Tag Archives | Twitter

The Return of UberMedia's Twitter Apps

UberMedia has released a statement saying that it’s responded to Twitter’s concerns about its apps and this morning’s blockade against them is over:

Early Friday morning, Twitter shut off access to its service by several of our Twitter client applications:  UberTwitter, Twidroyd, and UberCurrent.  Twitter then notified us that they believed we were in violation of several provisions of their terms of service.

We were immediately in touch with Twitter, and the changes they asked us to make were very small.  As a result, we have completed the changes, and new apps are currently being posted to their respective stores.  Twitter has assured us that as soon as those changes were complete, they would reactivate our applications.

Twitter also asked us to modify the name of UberTwitter.  We began a process of changing the name three weeks ago by polling our users, and we’ve decided based on their input to change the product name to UberSocial, which we completed today.

To our millions of loyal users, we appreciate your patience during this temporary period.  We look forward to continuing our innovations on the Twitter platform.

Bill Gross, CEO

UberMedia, Inc.


Twitter Blocks UberTwitter and Twidroyd

Are you a user of UberTwitter (a popular BlackBerry Twitter client) or Twidroyd (a major Twitter client for Android)? If so, you need a backup plan: Twitter began blocking both apps today for violating its rules. (Both are owned by UberMedia, which seems to be intent on cornering the market on third-party Twitter apps–earlier this week, it acquired TweetDeck.)

Twitter is releasing a statement to various sites saying that the offending apps (and sister app UberCurrent) are guilty of “violations [that] include, but aren’t limited to, a privacy issue with private Direct Messages longer than 140 characters, trademark infringement, and changing the content of users’ Tweets in order to make money.” It also says it’s been trying to resolve concerns with UberMedia for months. Even if Twitter’s gripes are entirely legit–and they may well be–it’s a fascinating question of conflict of interest given that UberMedia’s apps all compete with official ones from Twitter itself. Ones which Twitter plugged in its message to UberTwitter and Twidroyd users.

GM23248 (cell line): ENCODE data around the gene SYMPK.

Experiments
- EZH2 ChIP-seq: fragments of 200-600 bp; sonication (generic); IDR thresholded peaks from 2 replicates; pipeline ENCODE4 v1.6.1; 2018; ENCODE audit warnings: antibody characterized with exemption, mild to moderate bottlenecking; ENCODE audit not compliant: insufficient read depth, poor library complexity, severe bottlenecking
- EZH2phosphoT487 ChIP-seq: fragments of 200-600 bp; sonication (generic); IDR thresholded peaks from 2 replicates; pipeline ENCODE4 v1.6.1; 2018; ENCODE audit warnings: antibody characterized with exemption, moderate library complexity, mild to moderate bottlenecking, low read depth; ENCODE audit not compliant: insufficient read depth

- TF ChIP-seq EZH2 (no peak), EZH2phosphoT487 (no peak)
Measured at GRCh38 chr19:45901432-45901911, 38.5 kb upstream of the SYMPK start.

Any users of UberMedia’s apps out there? If so, what are you doing today?


Once Again, Tweets From Egypt

Google (and SayNow, which it just acquired) and Twitter have a clever and gutsy response to the Egyptian government’s Internet shutoff: a service that lets anyone tweet (and follow tweets) using a telephone. You can listen to tweets from Egypt here; it’s a fascinating, moving experience even if you can’t understand them. (Here’s one in English.)

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Twitter's Ad Revenues Expected to Triple by 2012

It seems like it was only yesterday that all the analysts were saying that Twitter was doomed because it couldn’t make money. But times have changed: research firm eMarketer says the social networking service could bring in $150 million this year, and $250 million in 2012. Those numbers would be a significant increase over the estimated $45 million in ad revenues this past year.

One  of Twitter’s challenges was figuring out how it to monetize the service without cluttering its users’ timelines with ads. Thus it has gone a different route through “promoted” tweets, which it introduced in April of last year. And while the company hasn’t provided too many details, it looks like it’s seriously considering other money-generating strategies as well.

eMarketer seems to think so too, saying the tripling of ad revenues will have a lot to do with a self-service ad feature that the firm expects to be launched in 2011. Other companies such as Microsoft and Google have built siginficant advertising business, supported in large part by the self-service platforms both companies have built and maintained.

Advertising was something that I think we all knew was eventually going to come to Twitter. A company can grow at Twitter’s astronomical rate only so long without a solid source of revenue. Let’s just hope whatever it decides to do is not disruptive to the user experience.

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Twitter and Southwest Need to Check Their Security